But Love always wins out in the end. In the epilogue of Job’s story, it says that the Lord “blessed the latter days of Job more than the beginning.” (Job 42:12) Of course, Job was never able to replace his lost family, and I’m certain that he still had days were he struggled with the grief of those low times. It also never says how long this restoration takes—it might have been months or even years. But I believe that Job was blessed because his perspective was changed. Being brought to his knees caused him to acknowledge who he really was—a man born with nothing. In crying out to the Father he was reminded that he deserved so little, yet was given so much. And just because he did not understand God’s plans did not mean that he couldn’t trust Him.

Being brought to such a low point at many times this year was important for me. Although I would never outright ask for those things to happen to me again, I realize now that they were instrumental to shaping who I am. It took months of very dark days and feelings of despair, but I feel like I have been brought to a place where my perspective has been shifted to one of dependence on God. I’ve learned to be humble, to become desperate for God, and to be more understanding of when others are in pain or suffering.  I also have full faith that 2015 will be a year of restoration, of turning beauty into ashes, of new, unexpected, and wonderful blessings.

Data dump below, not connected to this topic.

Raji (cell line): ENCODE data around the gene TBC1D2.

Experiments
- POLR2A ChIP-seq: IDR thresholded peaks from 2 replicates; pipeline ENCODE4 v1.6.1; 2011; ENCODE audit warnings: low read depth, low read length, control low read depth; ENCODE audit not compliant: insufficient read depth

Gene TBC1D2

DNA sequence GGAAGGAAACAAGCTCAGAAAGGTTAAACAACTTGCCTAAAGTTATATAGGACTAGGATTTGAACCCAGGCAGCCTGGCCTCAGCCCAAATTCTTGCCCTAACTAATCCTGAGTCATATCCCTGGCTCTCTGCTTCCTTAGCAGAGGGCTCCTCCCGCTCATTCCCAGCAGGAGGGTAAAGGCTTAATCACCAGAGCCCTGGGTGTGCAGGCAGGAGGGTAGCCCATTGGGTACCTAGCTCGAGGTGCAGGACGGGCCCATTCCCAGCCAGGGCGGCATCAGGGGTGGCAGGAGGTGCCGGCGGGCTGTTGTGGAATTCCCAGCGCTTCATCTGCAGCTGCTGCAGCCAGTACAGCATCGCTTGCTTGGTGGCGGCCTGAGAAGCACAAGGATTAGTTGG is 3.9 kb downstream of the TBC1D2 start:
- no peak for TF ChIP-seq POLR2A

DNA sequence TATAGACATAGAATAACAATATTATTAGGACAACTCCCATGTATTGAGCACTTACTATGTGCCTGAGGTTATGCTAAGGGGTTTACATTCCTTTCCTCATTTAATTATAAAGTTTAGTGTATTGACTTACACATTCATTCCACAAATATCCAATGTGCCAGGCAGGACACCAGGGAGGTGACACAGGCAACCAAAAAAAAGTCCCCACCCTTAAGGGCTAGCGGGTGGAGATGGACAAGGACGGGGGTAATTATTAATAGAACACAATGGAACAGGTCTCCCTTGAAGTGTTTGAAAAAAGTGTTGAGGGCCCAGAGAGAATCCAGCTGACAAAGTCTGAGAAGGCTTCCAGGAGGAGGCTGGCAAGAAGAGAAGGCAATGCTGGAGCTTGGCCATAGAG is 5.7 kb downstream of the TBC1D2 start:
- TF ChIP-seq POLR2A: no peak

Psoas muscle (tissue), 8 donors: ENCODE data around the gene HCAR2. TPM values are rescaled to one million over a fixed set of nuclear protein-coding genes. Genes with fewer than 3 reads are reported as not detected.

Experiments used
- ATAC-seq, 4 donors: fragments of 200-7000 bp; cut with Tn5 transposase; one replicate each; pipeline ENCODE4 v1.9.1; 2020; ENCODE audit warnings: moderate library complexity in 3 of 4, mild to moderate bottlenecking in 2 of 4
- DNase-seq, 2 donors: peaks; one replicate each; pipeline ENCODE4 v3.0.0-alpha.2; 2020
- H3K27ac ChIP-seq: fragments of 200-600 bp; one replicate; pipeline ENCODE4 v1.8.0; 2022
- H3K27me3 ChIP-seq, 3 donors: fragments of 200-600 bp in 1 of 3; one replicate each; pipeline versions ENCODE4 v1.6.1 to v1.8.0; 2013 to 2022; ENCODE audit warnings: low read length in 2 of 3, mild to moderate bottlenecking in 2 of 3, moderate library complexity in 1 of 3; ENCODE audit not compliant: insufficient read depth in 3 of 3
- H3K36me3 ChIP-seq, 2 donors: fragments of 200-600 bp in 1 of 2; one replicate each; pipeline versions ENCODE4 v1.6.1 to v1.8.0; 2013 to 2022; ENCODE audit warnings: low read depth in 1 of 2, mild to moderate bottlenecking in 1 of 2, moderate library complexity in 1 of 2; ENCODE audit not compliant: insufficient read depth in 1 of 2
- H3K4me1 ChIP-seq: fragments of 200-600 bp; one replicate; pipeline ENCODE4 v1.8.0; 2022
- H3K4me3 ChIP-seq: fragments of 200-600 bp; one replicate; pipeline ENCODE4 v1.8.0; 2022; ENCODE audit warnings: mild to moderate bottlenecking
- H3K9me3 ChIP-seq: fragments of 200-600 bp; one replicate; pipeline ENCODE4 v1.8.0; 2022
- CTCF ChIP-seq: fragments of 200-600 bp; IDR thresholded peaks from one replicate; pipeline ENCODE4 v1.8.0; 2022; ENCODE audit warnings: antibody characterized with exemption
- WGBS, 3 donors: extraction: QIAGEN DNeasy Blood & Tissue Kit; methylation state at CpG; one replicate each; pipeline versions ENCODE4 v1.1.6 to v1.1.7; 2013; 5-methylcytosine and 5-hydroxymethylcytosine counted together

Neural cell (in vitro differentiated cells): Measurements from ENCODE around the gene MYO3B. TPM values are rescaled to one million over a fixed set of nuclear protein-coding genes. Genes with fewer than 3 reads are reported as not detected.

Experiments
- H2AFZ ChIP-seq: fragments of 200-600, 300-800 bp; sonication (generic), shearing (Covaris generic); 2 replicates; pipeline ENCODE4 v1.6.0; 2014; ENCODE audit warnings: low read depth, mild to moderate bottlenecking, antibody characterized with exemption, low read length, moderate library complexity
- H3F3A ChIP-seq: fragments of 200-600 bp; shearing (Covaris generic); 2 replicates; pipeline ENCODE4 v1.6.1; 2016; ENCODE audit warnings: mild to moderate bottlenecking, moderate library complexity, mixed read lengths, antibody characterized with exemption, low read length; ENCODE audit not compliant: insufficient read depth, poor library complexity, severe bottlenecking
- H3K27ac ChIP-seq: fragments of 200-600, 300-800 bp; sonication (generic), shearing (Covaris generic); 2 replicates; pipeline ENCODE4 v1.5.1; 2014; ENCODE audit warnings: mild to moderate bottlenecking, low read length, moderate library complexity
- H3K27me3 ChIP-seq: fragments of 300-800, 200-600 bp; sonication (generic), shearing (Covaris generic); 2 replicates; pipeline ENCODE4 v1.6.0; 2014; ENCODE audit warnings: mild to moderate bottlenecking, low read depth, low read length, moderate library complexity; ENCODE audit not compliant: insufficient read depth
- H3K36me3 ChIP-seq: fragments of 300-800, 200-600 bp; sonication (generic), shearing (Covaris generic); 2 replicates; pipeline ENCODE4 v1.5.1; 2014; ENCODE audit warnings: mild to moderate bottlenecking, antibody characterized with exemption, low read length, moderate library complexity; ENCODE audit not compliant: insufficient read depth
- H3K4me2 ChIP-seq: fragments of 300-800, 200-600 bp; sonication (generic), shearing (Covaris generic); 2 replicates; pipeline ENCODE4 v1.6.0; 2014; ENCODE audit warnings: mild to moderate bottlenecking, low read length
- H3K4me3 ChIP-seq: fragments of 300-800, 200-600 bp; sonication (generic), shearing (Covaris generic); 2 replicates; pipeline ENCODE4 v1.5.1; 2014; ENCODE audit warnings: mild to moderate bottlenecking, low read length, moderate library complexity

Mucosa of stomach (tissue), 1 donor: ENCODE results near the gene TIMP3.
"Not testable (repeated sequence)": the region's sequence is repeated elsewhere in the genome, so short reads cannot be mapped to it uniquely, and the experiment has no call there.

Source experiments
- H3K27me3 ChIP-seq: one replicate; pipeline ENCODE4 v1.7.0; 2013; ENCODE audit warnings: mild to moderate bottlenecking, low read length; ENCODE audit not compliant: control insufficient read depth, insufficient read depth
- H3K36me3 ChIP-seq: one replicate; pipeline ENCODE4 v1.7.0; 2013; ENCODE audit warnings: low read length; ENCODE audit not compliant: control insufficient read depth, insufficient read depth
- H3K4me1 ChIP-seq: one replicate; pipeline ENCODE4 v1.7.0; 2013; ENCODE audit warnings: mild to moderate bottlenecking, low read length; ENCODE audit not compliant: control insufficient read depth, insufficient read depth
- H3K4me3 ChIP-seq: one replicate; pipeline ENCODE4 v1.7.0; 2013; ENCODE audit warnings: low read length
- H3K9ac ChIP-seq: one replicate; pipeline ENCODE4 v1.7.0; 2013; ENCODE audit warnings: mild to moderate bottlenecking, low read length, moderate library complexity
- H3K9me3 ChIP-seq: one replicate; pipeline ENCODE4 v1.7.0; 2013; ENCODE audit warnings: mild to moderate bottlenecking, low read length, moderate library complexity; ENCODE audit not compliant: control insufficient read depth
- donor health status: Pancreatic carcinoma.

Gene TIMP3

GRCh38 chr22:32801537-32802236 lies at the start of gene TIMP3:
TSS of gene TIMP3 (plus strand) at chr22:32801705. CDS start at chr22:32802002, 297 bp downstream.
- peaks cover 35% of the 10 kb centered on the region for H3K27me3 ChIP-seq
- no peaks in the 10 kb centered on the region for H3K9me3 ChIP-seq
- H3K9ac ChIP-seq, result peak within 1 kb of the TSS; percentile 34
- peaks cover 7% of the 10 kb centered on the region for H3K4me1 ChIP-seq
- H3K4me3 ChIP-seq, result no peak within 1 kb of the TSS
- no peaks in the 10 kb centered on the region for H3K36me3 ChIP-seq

I’m praying for everyone who reads this post today. I’m praying that we have a year filled with so many blessings. But, most of all, I pray when the inevitable trials or difficulties come, we will be reminded of Job. I pray that in humility we will seek God’s face, and that He will help us to trust Him even when it’s difficult. Let’s have an incredible year.

xoxo,

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One thought on “The Importance of Having Job Years.